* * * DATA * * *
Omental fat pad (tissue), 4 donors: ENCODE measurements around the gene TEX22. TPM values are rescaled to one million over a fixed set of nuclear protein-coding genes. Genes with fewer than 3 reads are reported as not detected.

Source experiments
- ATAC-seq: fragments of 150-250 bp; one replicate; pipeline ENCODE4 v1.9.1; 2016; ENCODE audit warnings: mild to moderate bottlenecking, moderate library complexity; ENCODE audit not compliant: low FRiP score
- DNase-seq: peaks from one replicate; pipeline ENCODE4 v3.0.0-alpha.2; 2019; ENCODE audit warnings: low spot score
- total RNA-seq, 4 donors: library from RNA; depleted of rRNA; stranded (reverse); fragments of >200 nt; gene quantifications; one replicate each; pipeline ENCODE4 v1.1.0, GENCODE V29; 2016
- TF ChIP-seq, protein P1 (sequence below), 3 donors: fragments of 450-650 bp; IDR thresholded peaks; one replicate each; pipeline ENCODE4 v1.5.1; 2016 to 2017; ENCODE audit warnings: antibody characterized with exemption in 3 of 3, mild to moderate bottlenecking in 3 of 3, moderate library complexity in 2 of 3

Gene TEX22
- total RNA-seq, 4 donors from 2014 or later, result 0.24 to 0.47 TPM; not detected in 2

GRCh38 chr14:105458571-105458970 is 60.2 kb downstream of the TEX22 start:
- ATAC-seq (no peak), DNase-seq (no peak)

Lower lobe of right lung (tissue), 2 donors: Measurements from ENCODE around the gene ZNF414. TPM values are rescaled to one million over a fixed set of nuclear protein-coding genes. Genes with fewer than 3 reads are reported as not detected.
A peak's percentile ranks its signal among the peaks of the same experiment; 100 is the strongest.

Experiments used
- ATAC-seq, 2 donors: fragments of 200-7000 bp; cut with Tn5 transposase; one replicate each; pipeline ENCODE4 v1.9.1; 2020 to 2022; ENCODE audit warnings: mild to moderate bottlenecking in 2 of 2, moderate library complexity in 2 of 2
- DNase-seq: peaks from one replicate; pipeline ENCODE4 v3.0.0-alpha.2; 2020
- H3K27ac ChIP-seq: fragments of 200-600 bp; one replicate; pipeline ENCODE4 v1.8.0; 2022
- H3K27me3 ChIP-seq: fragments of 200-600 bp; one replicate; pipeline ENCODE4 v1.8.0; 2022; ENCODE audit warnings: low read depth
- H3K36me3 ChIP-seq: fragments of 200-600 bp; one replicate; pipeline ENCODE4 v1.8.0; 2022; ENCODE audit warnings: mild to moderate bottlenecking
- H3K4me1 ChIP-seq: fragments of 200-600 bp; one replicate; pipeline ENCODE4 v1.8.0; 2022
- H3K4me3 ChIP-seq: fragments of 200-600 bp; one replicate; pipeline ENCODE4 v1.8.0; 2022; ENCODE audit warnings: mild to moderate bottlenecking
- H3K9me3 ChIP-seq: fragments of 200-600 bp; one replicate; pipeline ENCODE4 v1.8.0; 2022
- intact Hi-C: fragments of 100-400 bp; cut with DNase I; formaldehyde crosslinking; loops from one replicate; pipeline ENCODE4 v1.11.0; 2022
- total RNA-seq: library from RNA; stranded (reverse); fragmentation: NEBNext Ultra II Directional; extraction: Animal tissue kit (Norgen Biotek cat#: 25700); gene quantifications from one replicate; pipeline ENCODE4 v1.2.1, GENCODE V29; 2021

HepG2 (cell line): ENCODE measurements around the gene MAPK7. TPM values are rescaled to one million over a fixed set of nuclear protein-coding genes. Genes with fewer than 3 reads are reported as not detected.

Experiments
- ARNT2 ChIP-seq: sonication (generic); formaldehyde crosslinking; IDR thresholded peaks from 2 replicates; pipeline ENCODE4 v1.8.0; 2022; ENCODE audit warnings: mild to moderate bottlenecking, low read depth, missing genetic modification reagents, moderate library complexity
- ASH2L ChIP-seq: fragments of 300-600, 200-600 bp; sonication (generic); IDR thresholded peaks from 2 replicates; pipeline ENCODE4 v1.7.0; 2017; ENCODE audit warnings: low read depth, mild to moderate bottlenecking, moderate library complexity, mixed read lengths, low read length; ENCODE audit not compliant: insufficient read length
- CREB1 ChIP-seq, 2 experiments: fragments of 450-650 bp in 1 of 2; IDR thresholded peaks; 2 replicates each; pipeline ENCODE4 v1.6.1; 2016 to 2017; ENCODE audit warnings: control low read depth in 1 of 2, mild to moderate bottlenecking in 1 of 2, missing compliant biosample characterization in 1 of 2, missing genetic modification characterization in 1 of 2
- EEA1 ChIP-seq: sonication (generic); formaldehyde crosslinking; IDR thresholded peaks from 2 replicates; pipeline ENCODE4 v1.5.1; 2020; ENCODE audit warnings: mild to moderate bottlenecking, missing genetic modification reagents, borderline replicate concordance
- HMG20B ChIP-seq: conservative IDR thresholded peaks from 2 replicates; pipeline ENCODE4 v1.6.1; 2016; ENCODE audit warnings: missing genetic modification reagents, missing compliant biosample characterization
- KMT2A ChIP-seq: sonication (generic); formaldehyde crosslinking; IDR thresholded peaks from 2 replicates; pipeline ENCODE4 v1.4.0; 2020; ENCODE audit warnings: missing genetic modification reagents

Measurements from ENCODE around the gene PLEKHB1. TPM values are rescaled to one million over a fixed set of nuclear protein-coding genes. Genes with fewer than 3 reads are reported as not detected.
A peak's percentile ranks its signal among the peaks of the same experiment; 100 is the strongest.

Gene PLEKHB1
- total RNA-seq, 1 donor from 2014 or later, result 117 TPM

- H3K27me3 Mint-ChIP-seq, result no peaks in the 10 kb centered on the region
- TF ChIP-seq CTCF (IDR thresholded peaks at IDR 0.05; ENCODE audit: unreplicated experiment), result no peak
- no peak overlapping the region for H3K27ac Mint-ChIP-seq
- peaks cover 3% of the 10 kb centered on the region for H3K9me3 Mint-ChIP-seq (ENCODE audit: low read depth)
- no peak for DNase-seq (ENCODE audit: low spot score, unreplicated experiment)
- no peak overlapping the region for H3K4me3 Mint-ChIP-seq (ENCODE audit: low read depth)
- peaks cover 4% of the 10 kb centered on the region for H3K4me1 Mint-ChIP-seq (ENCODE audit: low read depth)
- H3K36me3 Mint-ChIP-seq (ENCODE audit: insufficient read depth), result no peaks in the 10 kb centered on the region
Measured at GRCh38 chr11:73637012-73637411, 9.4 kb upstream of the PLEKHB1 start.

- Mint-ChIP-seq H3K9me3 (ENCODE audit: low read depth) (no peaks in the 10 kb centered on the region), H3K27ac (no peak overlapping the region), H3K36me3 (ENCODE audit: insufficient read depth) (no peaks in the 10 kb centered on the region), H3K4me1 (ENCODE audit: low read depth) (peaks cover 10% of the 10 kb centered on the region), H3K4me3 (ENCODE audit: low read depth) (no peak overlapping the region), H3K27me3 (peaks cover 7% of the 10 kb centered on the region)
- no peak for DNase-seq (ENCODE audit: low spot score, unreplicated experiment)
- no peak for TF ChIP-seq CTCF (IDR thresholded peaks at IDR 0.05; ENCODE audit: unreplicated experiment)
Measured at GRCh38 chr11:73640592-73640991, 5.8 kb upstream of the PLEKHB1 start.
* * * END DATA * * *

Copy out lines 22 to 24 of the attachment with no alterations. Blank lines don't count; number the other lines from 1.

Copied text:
- intact Hi-C: fragments of 100-400 bp; cut with DNase I; formaldehyde crosslinking; loops from one replicate; pipeline ENCODE4 v1.11.0; 2022
- total RNA-seq: library from RNA; stranded (reverse); fragmentation: NEBNext Ultra II Directional; extraction: Animal tissue kit (Norgen Biotek cat#: 25700); gene quantifications from one replicate; pipeline ENCODE4 v1.2.1, GENCODE V29; 2021

HepG2 (cell line): ENCODE measurements around the gene MAPK7. TPM values are rescaled to one million over a fixed set of nuclear protein-coding genes. Genes with fewer than 3 reads are reported as not detected.